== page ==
This framework ought to be centered on a low-carbon economy, that reduces both greenhouse gases and other climate pollutants to mitigate climate change and decrease threats to global security and prosperity.  

More articles by:

Foday Justice Darboe is a Ph.D. candidate in Conflict Analysis and Transformation.

Weekend Edition
March 16, 2018
Friday - Sunday
Michael Uhl
The Tip of the Iceberg: My Lai Fifty Years On
Bruce E. Levine
School Shootings: Who to Listen to Instead of Mainstream Shrinks
Mel Goodman
Caveat Emptor: MSNBC and CNN Use CIA Apologists for False Commentary
Paul Street
The Obama Presidency Gets Some Early High Historiography
Kathy Deacon
Me, My Parents and Red Scares Long Gone
Jeffrey St. Clair
Roaming Charges: Rexless Abandon
Andrew Levine
Good Enemies Are Hard To Find: Therefore Worry
Jim Kavanagh
What to Expect From a Trump / Kim Summit
Ron Jacobs
Trump and His Tariffs
Joshua Frank
Drenched in Crude: It’s an Oil Free For All, But That’s Not a New Thing
Gary Leupp
What If There Was No Collusion?
Matthew Stevenson
Why Vietnam Still Matters: Bernard Fall Dies on the Street Without Joy
Robert Fantina
Bad to Worse: Tillerson, Pompeo and Haspel
Brian Cloughley
Be Prepared, Iran, Because They Want to Destroy You
Richard Moser
What is Organizing?
Scott McLarty
Working Americans Need Independent Politics
Rohullah Naderi
American Gun Violence From an Afghan Perspective
Sharmini Peries - Michael Hudson
Why Trump’s Tariff Travesty Will Not Re-Industrialize the US
Ted Rall
Democrats Should Run on Impeachment
Robert Fisk
Will We Ever See Al Jazeera’s Investigation Into the Israel Lobby?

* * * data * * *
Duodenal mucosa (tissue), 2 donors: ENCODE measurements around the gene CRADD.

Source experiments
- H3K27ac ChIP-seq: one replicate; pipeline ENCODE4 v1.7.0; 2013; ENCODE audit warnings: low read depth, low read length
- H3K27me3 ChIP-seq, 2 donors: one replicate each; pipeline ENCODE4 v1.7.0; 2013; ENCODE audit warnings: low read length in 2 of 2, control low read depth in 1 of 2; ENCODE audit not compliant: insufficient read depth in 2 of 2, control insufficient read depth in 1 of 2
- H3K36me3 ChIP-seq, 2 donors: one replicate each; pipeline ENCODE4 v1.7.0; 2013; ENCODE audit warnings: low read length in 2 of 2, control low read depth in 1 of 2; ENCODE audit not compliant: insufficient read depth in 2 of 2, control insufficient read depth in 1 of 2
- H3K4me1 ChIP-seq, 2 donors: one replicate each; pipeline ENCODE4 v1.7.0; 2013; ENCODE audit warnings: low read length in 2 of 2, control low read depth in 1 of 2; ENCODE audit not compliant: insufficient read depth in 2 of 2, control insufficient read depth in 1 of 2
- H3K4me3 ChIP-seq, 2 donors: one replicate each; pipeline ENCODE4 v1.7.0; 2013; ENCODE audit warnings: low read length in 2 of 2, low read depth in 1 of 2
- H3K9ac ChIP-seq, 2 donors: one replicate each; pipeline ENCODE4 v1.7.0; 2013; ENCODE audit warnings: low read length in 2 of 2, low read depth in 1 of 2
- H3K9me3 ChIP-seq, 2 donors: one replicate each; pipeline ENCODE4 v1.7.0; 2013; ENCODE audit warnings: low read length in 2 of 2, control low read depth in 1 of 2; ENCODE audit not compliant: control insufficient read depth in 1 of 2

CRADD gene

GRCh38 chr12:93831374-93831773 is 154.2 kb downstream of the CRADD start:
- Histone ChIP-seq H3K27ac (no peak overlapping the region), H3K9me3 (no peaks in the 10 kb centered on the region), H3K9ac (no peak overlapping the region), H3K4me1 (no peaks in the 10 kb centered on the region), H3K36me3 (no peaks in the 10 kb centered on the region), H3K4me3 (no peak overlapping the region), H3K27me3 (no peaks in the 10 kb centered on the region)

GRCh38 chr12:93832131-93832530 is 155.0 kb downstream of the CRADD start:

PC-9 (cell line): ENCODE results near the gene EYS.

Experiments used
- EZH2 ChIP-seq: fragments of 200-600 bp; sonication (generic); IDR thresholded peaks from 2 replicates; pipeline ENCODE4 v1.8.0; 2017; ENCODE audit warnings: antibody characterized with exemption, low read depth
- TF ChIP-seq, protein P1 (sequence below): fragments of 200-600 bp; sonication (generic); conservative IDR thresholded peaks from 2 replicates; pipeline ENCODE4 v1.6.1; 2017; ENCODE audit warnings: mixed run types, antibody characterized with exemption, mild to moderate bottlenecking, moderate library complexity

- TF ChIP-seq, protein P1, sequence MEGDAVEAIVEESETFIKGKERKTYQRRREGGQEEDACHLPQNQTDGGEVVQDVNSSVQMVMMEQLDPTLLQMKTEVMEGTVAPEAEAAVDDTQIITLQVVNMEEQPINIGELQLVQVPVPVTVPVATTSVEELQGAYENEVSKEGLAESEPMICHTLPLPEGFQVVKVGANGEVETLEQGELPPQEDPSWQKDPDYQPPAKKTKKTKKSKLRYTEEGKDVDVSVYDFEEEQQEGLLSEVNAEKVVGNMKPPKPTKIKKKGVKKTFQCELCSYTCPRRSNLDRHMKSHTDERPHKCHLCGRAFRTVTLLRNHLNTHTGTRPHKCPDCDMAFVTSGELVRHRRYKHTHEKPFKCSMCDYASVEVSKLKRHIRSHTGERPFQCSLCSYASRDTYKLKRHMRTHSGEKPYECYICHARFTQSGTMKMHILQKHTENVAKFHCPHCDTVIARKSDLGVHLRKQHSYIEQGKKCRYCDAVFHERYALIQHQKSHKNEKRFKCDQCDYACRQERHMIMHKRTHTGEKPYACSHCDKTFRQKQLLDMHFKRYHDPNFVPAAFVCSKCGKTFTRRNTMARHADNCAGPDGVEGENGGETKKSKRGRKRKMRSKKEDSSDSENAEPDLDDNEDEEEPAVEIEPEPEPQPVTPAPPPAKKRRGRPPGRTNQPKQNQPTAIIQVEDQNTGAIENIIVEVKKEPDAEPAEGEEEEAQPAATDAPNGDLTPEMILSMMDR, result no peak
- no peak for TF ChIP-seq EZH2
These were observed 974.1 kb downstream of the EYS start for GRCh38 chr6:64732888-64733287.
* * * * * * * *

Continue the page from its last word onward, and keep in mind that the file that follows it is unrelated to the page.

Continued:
Kristine Mattis
Superunknown: Scientific Integrity Within the Academic and Media Industrial Complexes
John W. Whitehead
Say No to “Hardening” the Schools with Zero Tolerance Policies and Gun-Toting Cops
Edward Hunt
UN: US Attack On Syrian Civilians Violated International Law
Barbara Nimri Aziz
Iraq Outside History
Wilfred Burchett
Vietnam Will Win: The Long Hard Road
Victor Grossman
Germany: New Faces, Old Policies
Medea Benjamin - Nicolas J. S. Davies
The Iraq Death Toll 15 Years After the US Invasion
Binoy Kampmark
Amazon’s Initiative: Digital Assistants, Home Surveillance and Data
Chuck Collins
Business Leaders Agree: Inequality Hurts The Bottom Line
Jill Richardson
What We Talk About When We Talk About “Free Trade”
Eric Lerner – Jay Arena
A Spark to a Wider Fire: Movement Against Immigrant Detention in New Jersey
Negin Owliaei
Teachers Deserve a Raise: Here’s How to Fund It
Kollibri terre Sonnenblume
What to Do at the End of the World? Interview with Climate Crisis Activist, Kevin Hester
Kevin Proescholdt
Secretary of Interior Ryan Zinke Attacks America’s Wilderness
Franklin Lamb
Syrian War Crimes Tribunals Around the Corner
Beth Porter
Clean Energy is Calling. Will Your Phone Company Answer?
George Ochenski
Zinke on the Hot Seat Again and Again
Lance Olsen
Somebody’s Going to Extremes
Robert Koehler
Breaking the Ice
Pepe Escobar
The Myth of a Neo-Imperial China
Graham Peebles
Time for Political Change and Unity in Ethiopia
Terry Simons
10 American Myths “Refutiated”*
Thomas Knapp
Some Questions from the Edge of Immortality
Louis Proyect
The 2018 Socially Relevant Film Festival
David Yearsley
Keaton’s “The General” and the Pernicious Myths of the Heroic South